Keratoconus: The Day I Failed My Driver’s Test

I was diagnosed with Keratoconus in 2015. Well, technically the doctors tried to diagnose me in 2012, but I confidently told them, “I know what your machine says, but no, I don’t have it – and plus, I’m only 21. My Dad has it, so that’s the only reason why you all think I do too.” Following my declaration, I grabbed my new glasses, my soft contacts and walked out the office.

The Day I Failed My Driver’s Test by Vannesia Darby (Keratoconus Group Blog)

Flash forward to age 25 and I nearly broke down in the Department of Motor Vehicles (DMV) after I failed the vision test associated with the driver’s license renewal procedure. The lady behind the counter asked me repeatedly (three times if I remember correctly) to read the letters on the right side of the binoculars.

My response: “What letters?”

For the first time I felt shock go through my body and truly felt handicapped. You see, I had been able to cheat my way through my slowly deteriorating vision for the past few years. I overcame the astigmatism by switching contacts and even bypassed the initial keratoconus diagnosis by relying on the strength of my other eye. But this time, I couldn’t hide it. I couldn’t pretend. I couldn’t pass.

I finally came out and told the representative, “Okay look, I have an eye disease called Keratoconus in my right eye,” I stumbled, “My cornea is starting to slope, so I can’t see those letters.” Immediately after the words left my mouth, I felt numb. It was as if everyone could see straight through me. She gave me some form and told me to come back after it was signed by my Optometrist. I fought back tears on the way back to my car, but as soon as the door closed on my driver’s side, I broke down. I needed to get this license renewed so I could go vote. I needed to get this licensed renewed so it wouldn’t expire. I needed to get this licensed renewed, period.

I called my sister crying hysterically and just repeatedly stated, “I don’t want a cornea transplant, I don’t want a cornea transplant!” She talked me off whatever cliff I was on and I then called my Mom (as if the first reenactment wasn’t enough). I didn’t care about who could see me through the windows of the DMV, I didn’t care about what people could hear me on the phone; I just knew that for the first time since I accepted this diagnosis, I felt that this disease hindered me; and that was a hard pill to swallow.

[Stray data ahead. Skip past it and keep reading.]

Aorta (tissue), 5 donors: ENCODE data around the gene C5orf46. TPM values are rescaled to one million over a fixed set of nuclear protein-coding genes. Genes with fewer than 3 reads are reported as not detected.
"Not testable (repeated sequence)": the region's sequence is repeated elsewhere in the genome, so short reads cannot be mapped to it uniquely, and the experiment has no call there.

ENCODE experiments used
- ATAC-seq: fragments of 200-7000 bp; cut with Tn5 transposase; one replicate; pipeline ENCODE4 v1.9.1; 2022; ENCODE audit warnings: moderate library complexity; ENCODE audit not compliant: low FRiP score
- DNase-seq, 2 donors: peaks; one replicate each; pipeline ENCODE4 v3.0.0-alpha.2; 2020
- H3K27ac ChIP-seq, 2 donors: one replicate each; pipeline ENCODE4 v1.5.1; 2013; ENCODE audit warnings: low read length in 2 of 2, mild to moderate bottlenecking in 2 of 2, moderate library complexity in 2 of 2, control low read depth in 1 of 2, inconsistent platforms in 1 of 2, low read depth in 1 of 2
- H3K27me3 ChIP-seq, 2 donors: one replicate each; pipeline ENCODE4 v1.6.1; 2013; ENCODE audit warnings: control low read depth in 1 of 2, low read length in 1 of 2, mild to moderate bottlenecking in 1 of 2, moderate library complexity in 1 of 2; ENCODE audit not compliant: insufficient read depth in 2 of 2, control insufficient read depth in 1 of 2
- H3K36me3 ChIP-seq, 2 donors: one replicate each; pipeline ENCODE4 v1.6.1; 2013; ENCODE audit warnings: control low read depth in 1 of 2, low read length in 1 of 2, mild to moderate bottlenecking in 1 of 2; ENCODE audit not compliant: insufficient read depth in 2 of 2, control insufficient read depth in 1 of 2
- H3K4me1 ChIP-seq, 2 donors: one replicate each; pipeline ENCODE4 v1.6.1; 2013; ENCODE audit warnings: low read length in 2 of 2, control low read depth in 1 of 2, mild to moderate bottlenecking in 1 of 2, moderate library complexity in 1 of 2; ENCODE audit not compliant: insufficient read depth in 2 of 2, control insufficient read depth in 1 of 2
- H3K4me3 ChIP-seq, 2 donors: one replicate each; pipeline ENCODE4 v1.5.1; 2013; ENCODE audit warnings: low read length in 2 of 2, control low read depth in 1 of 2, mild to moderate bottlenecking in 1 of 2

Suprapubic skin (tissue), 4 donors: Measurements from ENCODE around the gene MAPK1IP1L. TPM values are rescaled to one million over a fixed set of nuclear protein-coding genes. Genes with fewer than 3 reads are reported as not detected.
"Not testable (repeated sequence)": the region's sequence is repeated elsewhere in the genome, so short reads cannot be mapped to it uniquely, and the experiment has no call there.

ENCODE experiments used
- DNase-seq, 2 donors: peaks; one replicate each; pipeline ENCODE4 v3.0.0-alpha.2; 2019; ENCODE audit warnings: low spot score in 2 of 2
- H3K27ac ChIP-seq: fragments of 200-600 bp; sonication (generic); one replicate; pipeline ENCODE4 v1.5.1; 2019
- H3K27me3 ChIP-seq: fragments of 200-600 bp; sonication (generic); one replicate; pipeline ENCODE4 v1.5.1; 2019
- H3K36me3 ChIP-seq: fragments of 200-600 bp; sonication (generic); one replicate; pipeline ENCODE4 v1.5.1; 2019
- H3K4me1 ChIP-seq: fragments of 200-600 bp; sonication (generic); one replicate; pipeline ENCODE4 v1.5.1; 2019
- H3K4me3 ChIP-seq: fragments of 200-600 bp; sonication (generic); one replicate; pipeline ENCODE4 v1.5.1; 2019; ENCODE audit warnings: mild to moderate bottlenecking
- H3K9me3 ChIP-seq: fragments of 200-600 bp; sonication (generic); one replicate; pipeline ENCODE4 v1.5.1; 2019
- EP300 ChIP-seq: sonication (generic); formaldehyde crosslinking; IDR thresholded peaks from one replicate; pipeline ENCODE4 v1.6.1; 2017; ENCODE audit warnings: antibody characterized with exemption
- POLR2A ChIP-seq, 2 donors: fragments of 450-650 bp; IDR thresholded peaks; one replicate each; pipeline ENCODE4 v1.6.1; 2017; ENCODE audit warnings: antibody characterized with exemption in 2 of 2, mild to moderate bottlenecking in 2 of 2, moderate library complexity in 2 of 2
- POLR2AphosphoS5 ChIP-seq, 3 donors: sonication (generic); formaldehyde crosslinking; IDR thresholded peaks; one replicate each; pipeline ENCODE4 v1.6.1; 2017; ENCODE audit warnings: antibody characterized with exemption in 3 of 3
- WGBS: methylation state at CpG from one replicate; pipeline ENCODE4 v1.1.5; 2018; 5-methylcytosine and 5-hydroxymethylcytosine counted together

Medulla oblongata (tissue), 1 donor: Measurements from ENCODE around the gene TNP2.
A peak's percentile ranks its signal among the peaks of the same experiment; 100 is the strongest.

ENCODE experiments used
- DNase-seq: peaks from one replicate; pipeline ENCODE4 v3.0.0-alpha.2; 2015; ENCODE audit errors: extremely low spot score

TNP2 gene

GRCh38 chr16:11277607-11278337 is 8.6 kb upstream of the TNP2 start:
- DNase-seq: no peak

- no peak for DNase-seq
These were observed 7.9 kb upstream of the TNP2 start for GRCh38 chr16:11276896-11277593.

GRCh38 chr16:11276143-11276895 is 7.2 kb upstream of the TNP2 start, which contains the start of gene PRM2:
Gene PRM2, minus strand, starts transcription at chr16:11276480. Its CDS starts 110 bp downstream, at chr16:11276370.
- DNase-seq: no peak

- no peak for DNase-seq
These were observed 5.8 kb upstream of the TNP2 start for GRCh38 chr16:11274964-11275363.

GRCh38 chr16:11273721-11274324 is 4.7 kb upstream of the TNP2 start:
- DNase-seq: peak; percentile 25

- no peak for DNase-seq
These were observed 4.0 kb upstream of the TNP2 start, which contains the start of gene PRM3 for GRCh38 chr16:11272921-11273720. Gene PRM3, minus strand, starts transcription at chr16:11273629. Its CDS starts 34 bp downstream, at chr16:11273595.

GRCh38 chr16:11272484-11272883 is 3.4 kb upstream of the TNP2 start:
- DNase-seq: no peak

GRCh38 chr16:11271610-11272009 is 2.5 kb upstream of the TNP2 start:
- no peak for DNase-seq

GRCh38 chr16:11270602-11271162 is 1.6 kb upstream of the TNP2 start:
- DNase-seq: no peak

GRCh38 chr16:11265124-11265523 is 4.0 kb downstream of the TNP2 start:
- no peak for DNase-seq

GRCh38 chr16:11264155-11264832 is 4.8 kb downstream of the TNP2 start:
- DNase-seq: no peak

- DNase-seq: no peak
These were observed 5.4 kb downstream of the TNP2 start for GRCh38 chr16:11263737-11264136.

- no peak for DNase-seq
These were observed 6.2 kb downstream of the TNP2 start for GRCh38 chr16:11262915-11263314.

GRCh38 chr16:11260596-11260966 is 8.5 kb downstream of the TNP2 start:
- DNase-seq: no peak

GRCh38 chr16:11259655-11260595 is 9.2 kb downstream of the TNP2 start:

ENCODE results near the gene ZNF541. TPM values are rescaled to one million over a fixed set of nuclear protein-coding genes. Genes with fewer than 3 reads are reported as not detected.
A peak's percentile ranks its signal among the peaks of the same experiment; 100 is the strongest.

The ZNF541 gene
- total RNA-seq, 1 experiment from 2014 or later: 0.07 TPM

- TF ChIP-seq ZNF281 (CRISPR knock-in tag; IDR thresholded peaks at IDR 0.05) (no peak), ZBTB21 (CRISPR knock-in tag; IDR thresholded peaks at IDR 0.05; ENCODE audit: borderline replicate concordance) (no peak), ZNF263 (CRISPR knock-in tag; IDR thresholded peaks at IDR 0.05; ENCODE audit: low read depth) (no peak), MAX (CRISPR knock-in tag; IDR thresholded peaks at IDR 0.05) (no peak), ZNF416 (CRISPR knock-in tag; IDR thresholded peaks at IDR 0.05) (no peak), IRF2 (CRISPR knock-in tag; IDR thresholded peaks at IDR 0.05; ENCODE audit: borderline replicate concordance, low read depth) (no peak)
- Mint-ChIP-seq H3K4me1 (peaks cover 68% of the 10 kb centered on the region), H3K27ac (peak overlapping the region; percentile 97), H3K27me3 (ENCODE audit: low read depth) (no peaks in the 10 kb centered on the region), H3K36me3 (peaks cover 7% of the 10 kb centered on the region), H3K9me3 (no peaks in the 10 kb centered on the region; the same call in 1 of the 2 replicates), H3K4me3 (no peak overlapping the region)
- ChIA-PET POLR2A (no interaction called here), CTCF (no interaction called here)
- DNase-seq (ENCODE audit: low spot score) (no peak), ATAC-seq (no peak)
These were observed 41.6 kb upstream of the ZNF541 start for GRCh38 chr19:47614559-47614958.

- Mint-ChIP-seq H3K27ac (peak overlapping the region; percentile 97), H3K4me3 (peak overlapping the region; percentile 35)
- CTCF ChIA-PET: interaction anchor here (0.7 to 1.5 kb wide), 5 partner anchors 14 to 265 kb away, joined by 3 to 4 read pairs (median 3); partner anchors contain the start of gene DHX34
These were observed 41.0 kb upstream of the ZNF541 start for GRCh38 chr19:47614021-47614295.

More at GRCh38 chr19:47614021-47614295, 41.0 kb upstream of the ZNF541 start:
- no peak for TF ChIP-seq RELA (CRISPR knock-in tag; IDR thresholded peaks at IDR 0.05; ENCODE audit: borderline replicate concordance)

An eye chart is a chart used to measure visual acuity. Eye charts are often used by health care professionals, such as physicians or nurses, to screen persons for vision impairment. Ophthalmologists, physicians who specialize in the eye, also use eye charts to monitor the visual acuity of their patients in response to various therapies such as medications or surgery.

Since then, I set a new eye appointment and got everything taken care of. I got new contacts and actually passed the same vision test at the DMV. But, the lesson is DON’T BE IN DENIAL. Use my vision test as a way to check yourself. If you feel that anything is not one hundred percent correct with your vision, go check it out. Wear your sunglasses, enlarge the text on your phone, back away from the computer screen, turn the brightness down on your tablet; do all the things they tell you to do. Take care of yourself and realize that you may have this disease, but it doesn’t have to have you!

I found there are plenty of support groups, foundations, and conferences for people just like us. I also found there were plenty of other people who had it as well – friends who never said anything but who dealt with it for at least a year. They all are living completely normal lives with modest modifications.

Your experience is not going to be like anyone else’s experience, but we all share one thing: we have Keratoconus. Just make sure you learn to accept it before you need to go get your license renewed, trust me!

Continue to walk by faith and not by sight, you’re not alone.

#iSpeakLife

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